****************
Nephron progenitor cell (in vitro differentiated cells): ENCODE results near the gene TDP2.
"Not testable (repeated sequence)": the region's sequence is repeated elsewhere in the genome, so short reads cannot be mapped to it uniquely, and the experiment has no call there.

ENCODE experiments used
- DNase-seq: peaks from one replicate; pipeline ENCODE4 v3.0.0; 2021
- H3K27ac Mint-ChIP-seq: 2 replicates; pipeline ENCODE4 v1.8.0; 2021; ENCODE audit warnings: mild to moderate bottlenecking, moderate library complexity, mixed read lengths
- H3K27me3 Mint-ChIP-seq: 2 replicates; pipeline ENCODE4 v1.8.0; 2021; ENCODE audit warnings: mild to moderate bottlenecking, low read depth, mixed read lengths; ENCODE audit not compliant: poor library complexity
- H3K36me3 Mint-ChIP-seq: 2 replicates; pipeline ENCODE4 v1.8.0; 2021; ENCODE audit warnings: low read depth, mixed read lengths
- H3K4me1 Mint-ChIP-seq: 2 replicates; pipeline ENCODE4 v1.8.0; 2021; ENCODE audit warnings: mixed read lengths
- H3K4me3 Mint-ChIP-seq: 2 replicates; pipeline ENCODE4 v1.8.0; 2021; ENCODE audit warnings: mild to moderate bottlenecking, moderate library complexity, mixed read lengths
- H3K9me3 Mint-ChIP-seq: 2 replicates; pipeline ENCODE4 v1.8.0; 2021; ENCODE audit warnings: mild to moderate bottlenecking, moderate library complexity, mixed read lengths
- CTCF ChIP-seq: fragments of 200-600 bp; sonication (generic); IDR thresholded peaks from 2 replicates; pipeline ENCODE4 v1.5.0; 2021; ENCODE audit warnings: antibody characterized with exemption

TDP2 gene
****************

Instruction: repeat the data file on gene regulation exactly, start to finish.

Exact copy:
Nephron progenitor cell (in vitro differentiated cells): ENCODE results near the gene TDP2.
"Not testable (repeated sequence)": the region's sequence is repeated elsewhere in the genome, so short reads cannot be mapped to it uniquely, and the experiment has no call there.

ENCODE experiments used
- DNase-seq: peaks from one replicate; pipeline ENCODE4 v3.0.0; 2021
- H3K27ac Mint-ChIP-seq: 2 replicates; pipeline ENCODE4 v1.8.0; 2021; ENCODE audit warnings: mild to moderate bottlenecking, moderate library complexity, mixed read lengths
- H3K27me3 Mint-ChIP-seq: 2 replicates; pipeline ENCODE4 v1.8.0; 2021; ENCODE audit warnings: mild to moderate bottlenecking, low read depth, mixed read lengths; ENCODE audit not compliant: poor library complexity
- H3K36me3 Mint-ChIP-seq: 2 replicates; pipeline ENCODE4 v1.8.0; 2021; ENCODE audit warnings: low read depth, mixed read lengths
- H3K4me1 Mint-ChIP-seq: 2 replicates; pipeline ENCODE4 v1.8.0; 2021; ENCODE audit warnings: mixed read lengths
- H3K4me3 Mint-ChIP-seq: 2 replicates; pipeline ENCODE4 v1.8.0; 2021; ENCODE audit warnings: mild to moderate bottlenecking, moderate library complexity, mixed read lengths
- H3K9me3 Mint-ChIP-seq: 2 replicates; pipeline ENCODE4 v1.8.0; 2021; ENCODE audit warnings: mild to moderate bottlenecking, moderate library complexity, mixed read lengths
- CTCF ChIP-seq: fragments of 200-600 bp; sonication (generic); IDR thresholded peaks from 2 replicates; pipeline ENCODE4 v1.5.0; 2021; ENCODE audit warnings: antibody characterized with exemption

TDP2 gene